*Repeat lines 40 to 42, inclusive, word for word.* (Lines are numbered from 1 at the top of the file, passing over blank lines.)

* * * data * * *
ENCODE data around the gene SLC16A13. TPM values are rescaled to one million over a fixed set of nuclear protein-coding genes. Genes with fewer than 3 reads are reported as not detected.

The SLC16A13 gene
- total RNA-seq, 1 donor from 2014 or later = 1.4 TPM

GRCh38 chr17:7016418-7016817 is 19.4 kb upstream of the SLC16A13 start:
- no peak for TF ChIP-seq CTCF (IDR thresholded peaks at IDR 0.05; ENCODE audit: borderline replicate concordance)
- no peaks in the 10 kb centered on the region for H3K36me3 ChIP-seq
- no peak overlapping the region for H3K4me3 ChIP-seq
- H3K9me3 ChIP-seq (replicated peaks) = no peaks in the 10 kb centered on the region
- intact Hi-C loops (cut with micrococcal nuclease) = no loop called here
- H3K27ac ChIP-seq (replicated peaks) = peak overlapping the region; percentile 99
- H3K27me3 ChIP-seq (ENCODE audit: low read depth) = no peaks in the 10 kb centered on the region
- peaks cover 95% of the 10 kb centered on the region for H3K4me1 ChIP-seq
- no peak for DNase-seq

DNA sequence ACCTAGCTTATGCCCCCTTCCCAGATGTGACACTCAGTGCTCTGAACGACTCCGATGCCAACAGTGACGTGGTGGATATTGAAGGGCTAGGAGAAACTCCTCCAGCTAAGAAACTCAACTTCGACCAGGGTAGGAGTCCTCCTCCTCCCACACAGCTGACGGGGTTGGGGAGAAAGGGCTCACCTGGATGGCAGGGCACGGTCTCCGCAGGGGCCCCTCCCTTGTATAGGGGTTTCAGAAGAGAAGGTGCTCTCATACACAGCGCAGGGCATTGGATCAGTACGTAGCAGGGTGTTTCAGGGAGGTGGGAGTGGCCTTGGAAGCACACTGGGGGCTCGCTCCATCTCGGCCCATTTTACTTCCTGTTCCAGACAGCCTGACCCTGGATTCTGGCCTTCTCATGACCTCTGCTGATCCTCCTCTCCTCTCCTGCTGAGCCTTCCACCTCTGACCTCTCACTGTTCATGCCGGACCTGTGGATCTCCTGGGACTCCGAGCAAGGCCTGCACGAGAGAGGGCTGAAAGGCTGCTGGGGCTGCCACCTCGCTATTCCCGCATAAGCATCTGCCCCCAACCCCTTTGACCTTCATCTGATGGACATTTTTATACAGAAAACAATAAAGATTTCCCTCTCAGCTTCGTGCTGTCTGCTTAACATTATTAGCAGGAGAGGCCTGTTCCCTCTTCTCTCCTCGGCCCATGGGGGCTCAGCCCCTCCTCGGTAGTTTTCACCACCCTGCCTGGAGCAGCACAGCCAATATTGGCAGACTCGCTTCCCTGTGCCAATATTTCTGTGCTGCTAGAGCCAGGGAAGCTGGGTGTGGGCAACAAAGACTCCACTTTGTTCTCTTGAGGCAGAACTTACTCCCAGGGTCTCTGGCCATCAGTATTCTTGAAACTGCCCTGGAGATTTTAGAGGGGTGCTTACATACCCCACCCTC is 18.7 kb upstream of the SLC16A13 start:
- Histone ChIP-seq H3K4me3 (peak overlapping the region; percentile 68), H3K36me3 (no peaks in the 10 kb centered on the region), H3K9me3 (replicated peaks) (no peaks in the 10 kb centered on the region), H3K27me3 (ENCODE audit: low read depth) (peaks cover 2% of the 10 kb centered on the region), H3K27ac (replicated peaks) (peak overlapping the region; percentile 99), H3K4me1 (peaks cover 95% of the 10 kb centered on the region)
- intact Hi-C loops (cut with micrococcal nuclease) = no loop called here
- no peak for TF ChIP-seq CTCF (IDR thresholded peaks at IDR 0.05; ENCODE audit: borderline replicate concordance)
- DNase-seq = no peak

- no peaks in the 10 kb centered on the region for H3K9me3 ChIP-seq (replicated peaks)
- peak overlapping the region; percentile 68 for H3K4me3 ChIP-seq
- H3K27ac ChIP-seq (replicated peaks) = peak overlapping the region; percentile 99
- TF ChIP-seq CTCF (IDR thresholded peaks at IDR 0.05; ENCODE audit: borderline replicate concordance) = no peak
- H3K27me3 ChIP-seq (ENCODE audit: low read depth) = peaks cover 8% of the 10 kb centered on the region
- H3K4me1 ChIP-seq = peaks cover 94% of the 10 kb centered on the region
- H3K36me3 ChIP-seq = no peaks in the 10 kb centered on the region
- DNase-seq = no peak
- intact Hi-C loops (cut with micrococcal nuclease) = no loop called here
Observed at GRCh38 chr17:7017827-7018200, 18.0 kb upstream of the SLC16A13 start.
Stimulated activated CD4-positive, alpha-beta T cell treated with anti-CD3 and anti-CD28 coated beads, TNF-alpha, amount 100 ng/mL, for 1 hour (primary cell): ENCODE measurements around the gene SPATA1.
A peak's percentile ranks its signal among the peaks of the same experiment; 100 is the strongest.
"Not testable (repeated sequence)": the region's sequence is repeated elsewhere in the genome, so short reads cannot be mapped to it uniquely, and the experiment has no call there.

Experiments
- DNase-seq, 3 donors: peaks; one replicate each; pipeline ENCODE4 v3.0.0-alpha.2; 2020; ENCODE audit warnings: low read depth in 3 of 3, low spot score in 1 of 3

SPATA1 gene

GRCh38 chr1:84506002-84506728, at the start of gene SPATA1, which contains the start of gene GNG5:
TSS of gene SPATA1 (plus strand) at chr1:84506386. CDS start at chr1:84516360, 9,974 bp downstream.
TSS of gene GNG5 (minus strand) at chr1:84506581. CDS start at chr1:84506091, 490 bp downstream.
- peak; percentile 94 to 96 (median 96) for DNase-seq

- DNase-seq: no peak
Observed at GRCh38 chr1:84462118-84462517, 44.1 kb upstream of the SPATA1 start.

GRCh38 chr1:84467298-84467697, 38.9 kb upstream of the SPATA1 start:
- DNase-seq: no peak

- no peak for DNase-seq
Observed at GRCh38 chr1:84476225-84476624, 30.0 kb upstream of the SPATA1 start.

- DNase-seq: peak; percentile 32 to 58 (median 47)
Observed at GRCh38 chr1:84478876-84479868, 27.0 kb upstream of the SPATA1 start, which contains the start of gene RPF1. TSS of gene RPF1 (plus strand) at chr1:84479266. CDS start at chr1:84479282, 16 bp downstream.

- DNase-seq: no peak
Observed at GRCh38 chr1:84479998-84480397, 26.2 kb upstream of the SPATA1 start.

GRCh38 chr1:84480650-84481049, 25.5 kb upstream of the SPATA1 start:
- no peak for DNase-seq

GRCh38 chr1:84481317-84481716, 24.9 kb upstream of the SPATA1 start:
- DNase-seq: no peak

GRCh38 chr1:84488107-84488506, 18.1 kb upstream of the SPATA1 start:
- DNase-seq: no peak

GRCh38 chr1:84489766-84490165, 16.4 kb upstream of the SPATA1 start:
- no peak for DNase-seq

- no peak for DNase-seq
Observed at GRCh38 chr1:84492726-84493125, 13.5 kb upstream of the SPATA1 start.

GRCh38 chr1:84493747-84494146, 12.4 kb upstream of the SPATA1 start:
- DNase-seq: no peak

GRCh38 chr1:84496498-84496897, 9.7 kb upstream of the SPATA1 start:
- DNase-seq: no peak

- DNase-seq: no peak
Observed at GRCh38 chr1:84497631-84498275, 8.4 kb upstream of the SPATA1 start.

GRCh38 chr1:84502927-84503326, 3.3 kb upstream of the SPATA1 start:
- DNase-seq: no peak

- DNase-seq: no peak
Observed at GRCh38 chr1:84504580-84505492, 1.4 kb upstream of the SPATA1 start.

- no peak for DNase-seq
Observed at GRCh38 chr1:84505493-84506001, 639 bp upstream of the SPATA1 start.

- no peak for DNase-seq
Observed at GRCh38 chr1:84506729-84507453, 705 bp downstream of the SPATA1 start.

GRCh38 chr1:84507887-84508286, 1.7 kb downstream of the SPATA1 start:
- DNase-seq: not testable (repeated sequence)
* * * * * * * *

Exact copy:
Observed at GRCh38 chr1:84462118-84462517, 44.1 kb upstream of the SPATA1 start.

GRCh38 chr1:84467298-84467697, 38.9 kb upstream of the SPATA1 start:
- DNase-seq: no peak